International UN-Water Conference. Water in the Green Economy in Practice: Towards Rio+20. 3-5 October 2011

The Green Economy and... Caridad Canales

Caridad Canales"We should rethink the future we want, and one without water cannot be envisaged."

Caridad Canales
Economic Affairs Officer, Economic Commission for Latin America and the Caribbean (ECLAC)

What does the green economy mean to you?
For me, it means really thinking about the future generation. Personally, I think the green economy is a new opportunity to achieve development in a way that is inclusive and environmentally sustainable. The financial crisis we are facing today gives us space to think about ways to eradicate poverty and manage our resources better. I hope the green economy concept doesn't only remain in the textbooks. We need to make real transitions on the ground. The challenges we are facing are serious and we cannot allow ourselves to miss this chance that we have now.

Why is 'water in the green economy' an important theme for ECLAC?
First of all, water improves the quality of people's lives in every way. In a region like Latin America, where there are still 40 million people without access to water and 180 million people living in poverty, water is crucial. Providing water and sanitation in a sustainable and equitable way can contribute to economic growth and reducing poverty. Improving efficiency and getting the right economic tools can set a framework that helps the countries in the region to transition to a green economy. ECLAC is looking back on the achievements and missed opportunities since the Conference in Rio in 1992 and is working to find out how Latin America and the Caribbean can truly make the transition to a green economy.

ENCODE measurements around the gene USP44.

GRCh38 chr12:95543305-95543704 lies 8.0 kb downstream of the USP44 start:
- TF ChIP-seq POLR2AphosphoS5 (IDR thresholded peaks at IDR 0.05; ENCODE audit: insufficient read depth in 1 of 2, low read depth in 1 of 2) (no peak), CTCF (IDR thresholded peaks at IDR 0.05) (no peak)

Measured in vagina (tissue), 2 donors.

At the moment of this interview, ECLAC is involved in one of the regional preparatory meetings for the Rio+20 conference. The fact that the Rio conference will take place within our region makes the conference even more special for us. The Latin American and Caribbean countries are becoming very active in the preparatory conferences; for example we had more than 150 NGOs participating in the preparatory meeting being held in Santiago!

What needs to be changed in Latin America to realize a green economy?
For me, the two most important things are good governance and political will. Even very good policies do not work without these two elements. 10-20 years ago, water was really high on the political agenda, but now it has been snowed under by other issues, such as the financial crisis. Strengthening the institutional frameworks -not only in the water sector, but in general- and moving water back on the political agenda are challenges that the governments in the region need to overcome. To achieve this, we should generate regional consensus. Even though the region has great inequalities, economic development will continue to augment. Setting clear rules - good governance- for allocating resources can enable countries to grow in an equitable way without hampering their sustainability.

What will you highlight in the ECLAC session?
In our session we will talk about water charging and promoting financial sustainability through water prices. In the LAC region these tools can have significant relevance for generating resources; the water sector cannot always depend on budgets or foreign investment. They can help internalize environmental costs and promote a more efficient use of water among users.